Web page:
Supreme Court Rules Overwhelmingly To Strike Down “Disparagement Clause” Used To Bar Offensive Trademarks

Supreme CourtThe U.S. Supreme Court handed down a major victory for free speech on Monday in striking down a provision of the Lanham Act that barred registration for “disparaging” trademarks.  The decision came in Matal v. Tam, a case that we have been following.  I have previously written about my disagreement with the U.S. Patent and Trademark Office decision to rescind federal trademark protections for the Redskins as a racially disparaging name. As predicted, the ruling answered  the question raised in the prior column in controversies like the denying of trademark protection to the Washington Redskins.  The decision is good news for Washington’s NFL team, which lost its trademark because its name is disparaging to Native Americans.

Tam is the “front man” for the Asian-American rock band The Slants and, in 2010, filed an application seeking to register the mark THE SLANTS.  Tam’s group called itself the Slants because it wanted to “reclaim” and “take ownership” of stereotypes about Asians.

The Lanham Act provision, known as the “disparagement clause,” bans the registration of a trademark that may disparage “persons, living or dead, institutions, beliefs, or national symbols, or bring them into contempt, or disrepute.”  I have been highly critical of the provision for years in both columns and testimony before Congress.  Now it is gone but I remain perplexed how Congress failed to act on the matter to protect free speech for so many years.  One obvious reason is that many legislators lined up praising the denial of trademarks as entirely proper.   House Minority Leader Nancy Pelosi celebrated the denial of the trademark, which clearly contravened free speech protections.  Sen. Harry Reid not only praised the action but predicted that the Redskins name would be gone within three years. That was in 2014.  Democratic Senator Maria Cantwell said, “We’re so excited to know that finally people are recognizing that this issue can no longer be a business case for the NFL to use this patent.”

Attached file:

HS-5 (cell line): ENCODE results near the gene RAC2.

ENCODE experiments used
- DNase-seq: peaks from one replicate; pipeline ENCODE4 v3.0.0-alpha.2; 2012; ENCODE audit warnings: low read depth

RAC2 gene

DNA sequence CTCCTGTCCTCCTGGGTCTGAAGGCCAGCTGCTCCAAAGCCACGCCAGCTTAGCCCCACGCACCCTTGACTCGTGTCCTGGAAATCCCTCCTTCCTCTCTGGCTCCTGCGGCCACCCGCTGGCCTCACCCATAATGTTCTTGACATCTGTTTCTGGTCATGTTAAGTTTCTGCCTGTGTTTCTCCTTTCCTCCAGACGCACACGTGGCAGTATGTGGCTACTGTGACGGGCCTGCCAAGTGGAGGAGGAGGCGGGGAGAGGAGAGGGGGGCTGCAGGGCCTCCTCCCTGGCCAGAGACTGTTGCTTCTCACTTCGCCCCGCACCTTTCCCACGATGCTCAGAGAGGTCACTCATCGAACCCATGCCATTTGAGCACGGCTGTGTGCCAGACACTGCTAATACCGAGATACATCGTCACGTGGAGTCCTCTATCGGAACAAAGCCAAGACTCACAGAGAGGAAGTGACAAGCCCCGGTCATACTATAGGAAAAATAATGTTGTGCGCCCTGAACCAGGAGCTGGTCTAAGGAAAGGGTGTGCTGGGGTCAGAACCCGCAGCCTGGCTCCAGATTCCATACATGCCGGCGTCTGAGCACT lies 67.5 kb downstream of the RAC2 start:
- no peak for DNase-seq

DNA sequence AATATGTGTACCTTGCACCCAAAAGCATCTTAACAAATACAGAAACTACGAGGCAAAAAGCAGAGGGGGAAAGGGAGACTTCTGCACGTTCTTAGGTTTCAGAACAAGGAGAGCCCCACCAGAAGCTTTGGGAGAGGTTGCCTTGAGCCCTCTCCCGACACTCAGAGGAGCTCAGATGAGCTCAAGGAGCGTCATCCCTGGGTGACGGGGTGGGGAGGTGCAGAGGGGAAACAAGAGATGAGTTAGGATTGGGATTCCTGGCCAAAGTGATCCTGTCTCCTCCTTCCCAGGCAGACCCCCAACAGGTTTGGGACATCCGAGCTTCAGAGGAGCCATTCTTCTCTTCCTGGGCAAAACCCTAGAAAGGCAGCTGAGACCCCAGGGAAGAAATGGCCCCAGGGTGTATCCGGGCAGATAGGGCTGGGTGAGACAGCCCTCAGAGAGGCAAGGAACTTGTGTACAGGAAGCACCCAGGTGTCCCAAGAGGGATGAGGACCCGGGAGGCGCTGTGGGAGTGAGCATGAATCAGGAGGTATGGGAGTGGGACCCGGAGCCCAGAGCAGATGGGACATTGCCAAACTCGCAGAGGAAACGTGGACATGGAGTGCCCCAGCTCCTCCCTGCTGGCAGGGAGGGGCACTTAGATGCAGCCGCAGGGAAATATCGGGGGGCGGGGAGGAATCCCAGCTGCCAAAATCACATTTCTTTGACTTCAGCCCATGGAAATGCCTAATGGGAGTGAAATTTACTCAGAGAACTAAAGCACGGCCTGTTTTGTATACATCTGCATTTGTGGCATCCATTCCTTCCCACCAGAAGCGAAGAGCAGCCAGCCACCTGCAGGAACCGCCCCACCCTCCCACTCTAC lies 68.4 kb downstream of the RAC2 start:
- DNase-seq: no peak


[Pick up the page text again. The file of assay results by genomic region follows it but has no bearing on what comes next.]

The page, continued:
Fortunately, the Supreme Court has shown the faith and fealty for free speech that is so conspicuously absent in Congress.  Justice Samuel Alito wrote. “It applies equally to marks that damn Democrats and Republicans, capitalists and socialists, and those arrayed on both sides of every possible issue. It denies registration to any mark that is offensive to a substantial percentage of the members of any group. But in the sense relevant here, that is viewpoint discrimination: Giving offense is a viewpoint.”   Alito added: “The commercial market is well stocked with merchandise that disparages prominent figures and groups, and the line between commercial and non-commercial speech is not always clear, as this case illustrates,” Alito added. “If affixing the commercial label permits the suppression of any speech that may lead to political or social ‘volatility,’ free speech would be endangered.”